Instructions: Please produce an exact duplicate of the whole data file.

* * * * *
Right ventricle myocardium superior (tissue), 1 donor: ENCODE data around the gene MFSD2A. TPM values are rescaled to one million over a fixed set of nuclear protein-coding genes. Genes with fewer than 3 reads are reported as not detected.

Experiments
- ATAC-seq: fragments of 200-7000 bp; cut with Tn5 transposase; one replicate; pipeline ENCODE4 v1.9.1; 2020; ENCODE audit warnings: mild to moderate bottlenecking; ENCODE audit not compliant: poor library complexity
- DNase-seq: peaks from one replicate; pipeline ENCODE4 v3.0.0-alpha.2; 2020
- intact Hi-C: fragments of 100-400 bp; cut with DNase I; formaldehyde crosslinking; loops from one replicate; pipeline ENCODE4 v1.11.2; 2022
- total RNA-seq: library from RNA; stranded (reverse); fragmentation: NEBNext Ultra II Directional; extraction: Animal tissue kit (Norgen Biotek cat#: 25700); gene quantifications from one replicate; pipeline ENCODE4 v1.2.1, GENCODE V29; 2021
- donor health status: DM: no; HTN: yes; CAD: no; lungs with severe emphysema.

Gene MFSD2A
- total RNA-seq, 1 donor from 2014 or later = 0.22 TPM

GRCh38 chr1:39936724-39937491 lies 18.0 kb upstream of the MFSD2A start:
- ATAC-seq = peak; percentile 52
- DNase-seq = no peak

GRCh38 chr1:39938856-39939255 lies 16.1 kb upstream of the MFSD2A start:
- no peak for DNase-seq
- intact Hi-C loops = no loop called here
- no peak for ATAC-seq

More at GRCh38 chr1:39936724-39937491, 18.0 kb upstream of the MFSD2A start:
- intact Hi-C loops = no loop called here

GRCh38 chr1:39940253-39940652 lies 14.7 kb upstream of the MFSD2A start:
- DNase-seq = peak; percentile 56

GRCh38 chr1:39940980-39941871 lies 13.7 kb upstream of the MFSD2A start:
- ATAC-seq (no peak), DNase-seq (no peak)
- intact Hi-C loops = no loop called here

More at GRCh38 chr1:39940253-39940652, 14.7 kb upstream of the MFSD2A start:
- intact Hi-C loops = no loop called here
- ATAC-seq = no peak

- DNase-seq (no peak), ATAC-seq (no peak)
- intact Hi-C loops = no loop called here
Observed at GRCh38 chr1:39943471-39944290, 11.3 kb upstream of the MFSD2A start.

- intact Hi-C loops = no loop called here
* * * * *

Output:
Right ventricle myocardium superior (tissue), 1 donor: ENCODE data around the gene MFSD2A. TPM values are rescaled to one million over a fixed set of nuclear protein-coding genes. Genes with fewer than 3 reads are reported as not detected.

Experiments
- ATAC-seq: fragments of 200-7000 bp; cut with Tn5 transposase; one replicate; pipeline ENCODE4 v1.9.1; 2020; ENCODE audit warnings: mild to moderate bottlenecking; ENCODE audit not compliant: poor library complexity
- DNase-seq: peaks from one replicate; pipeline ENCODE4 v3.0.0-alpha.2; 2020
- intact Hi-C: fragments of 100-400 bp; cut with DNase I; formaldehyde crosslinking; loops from one replicate; pipeline ENCODE4 v1.11.2; 2022
- total RNA-seq: library from RNA; stranded (reverse); fragmentation: NEBNext Ultra II Directional; extraction: Animal tissue kit (Norgen Biotek cat#: 25700); gene quantifications from one replicate; pipeline ENCODE4 v1.2.1, GENCODE V29; 2021
- donor health status: DM: no; HTN: yes; CAD: no; lungs with severe emphysema.

Gene MFSD2A
- total RNA-seq, 1 donor from 2014 or later = 0.22 TPM

GRCh38 chr1:39936724-39937491 lies 18.0 kb upstream of the MFSD2A start:
- ATAC-seq = peak; percentile 52
- DNase-seq = no peak

GRCh38 chr1:39938856-39939255 lies 16.1 kb upstream of the MFSD2A start:
- no peak for DNase-seq
- intact Hi-C loops = no loop called here
- no peak for ATAC-seq

More at GRCh38 chr1:39936724-39937491, 18.0 kb upstream of the MFSD2A start:
- intact Hi-C loops = no loop called here

GRCh38 chr1:39940253-39940652 lies 14.7 kb upstream of the MFSD2A start:
- DNase-seq = peak; percentile 56

GRCh38 chr1:39940980-39941871 lies 13.7 kb upstream of the MFSD2A start:
- ATAC-seq (no peak), DNase-seq (no peak)
- intact Hi-C loops = no loop called here

More at GRCh38 chr1:39940253-39940652, 14.7 kb upstream of the MFSD2A start:
- intact Hi-C loops = no loop called here
- ATAC-seq = no peak

- DNase-seq (no peak), ATAC-seq (no peak)
- intact Hi-C loops = no loop called here
Observed at GRCh38 chr1:39943471-39944290, 11.3 kb upstream of the MFSD2A start.

- intact Hi-C loops = no loop called here